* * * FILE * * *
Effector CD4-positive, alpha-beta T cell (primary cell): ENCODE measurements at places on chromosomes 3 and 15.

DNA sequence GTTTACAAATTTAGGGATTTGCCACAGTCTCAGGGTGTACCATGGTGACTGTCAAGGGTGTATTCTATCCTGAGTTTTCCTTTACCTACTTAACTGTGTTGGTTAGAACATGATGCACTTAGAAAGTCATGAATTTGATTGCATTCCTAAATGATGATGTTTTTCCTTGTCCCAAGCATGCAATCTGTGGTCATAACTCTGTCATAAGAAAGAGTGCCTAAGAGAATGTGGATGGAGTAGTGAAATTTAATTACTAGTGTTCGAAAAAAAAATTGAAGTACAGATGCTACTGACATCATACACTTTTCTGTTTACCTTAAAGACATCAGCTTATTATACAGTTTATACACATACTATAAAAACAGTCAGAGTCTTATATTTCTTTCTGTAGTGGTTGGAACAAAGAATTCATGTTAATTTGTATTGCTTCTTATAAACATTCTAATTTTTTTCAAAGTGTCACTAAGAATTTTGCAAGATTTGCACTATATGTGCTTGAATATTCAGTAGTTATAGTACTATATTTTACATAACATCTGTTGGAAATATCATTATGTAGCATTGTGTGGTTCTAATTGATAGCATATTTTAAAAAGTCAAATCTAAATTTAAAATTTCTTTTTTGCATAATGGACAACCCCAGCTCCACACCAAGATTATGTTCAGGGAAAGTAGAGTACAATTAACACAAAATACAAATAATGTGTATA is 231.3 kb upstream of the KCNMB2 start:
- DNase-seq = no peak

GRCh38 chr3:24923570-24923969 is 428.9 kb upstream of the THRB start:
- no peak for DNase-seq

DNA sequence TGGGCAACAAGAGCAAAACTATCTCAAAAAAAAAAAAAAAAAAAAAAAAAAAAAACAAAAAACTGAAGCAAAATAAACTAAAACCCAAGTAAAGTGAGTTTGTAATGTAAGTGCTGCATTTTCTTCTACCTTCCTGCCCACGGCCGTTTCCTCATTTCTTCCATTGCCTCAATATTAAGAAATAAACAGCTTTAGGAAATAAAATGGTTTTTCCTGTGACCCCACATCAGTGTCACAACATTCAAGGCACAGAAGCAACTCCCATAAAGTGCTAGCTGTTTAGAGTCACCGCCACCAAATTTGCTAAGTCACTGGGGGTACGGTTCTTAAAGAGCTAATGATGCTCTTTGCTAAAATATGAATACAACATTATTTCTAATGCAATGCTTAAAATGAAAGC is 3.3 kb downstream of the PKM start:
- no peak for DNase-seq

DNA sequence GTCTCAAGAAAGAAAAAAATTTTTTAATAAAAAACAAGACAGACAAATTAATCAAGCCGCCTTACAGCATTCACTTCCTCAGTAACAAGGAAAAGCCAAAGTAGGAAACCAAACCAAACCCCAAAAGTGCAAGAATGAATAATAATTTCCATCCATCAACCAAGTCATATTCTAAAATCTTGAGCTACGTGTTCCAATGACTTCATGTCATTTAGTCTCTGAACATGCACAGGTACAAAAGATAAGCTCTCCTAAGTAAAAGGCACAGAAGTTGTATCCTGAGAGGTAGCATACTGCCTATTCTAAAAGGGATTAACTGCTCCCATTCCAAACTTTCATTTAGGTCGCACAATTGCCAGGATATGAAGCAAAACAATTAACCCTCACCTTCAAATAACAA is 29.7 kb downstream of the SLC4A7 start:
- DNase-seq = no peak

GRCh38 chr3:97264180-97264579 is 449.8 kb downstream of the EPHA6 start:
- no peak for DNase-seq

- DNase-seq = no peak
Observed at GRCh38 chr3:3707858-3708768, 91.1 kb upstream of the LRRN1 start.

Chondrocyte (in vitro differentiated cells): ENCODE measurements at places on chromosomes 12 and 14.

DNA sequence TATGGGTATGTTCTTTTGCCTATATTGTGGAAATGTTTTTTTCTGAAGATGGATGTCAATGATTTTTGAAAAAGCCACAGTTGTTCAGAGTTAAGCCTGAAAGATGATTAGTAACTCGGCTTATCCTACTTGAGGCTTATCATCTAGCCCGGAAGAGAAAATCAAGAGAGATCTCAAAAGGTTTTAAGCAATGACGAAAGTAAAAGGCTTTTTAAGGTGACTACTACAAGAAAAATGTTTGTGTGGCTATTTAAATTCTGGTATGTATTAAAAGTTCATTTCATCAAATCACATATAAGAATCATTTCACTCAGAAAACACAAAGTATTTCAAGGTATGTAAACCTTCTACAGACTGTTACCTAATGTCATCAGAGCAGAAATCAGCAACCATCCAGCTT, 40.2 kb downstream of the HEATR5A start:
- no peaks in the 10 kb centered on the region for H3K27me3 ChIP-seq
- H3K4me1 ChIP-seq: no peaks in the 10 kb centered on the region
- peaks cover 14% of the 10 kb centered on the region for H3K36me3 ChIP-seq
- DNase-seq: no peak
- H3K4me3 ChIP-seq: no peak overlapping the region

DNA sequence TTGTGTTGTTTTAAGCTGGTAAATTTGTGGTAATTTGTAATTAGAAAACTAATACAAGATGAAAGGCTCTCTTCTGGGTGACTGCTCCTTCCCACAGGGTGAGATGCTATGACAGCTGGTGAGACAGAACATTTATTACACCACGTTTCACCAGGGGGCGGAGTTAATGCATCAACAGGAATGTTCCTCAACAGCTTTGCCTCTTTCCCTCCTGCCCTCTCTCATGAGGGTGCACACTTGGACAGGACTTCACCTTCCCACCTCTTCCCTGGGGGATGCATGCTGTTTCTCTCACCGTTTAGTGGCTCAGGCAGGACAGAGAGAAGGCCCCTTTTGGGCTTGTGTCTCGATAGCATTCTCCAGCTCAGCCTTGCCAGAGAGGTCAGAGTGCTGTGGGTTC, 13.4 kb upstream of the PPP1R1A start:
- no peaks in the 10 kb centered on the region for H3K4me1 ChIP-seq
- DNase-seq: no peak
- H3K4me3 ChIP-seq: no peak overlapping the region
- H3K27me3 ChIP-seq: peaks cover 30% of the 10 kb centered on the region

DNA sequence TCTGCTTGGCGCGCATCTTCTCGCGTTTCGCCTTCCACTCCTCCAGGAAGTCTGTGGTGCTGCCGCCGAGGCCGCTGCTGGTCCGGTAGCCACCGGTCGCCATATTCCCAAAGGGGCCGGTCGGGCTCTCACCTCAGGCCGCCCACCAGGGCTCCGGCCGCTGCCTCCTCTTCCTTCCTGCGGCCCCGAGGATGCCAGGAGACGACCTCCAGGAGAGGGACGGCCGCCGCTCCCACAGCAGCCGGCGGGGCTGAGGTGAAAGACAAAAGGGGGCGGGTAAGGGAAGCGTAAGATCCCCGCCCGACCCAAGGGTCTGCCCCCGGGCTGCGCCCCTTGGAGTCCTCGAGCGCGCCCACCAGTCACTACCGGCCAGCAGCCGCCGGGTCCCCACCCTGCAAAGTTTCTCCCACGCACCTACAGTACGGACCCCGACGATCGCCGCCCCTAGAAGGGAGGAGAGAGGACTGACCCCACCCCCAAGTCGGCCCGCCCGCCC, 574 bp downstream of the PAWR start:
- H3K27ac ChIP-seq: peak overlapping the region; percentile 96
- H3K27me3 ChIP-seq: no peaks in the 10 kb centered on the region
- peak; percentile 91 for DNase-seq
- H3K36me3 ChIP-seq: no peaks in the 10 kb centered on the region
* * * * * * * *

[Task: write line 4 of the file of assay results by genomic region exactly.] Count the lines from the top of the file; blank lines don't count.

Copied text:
GRCh38 chr3:24923570-24923969 is 428.9 kb upstream of the THRB start: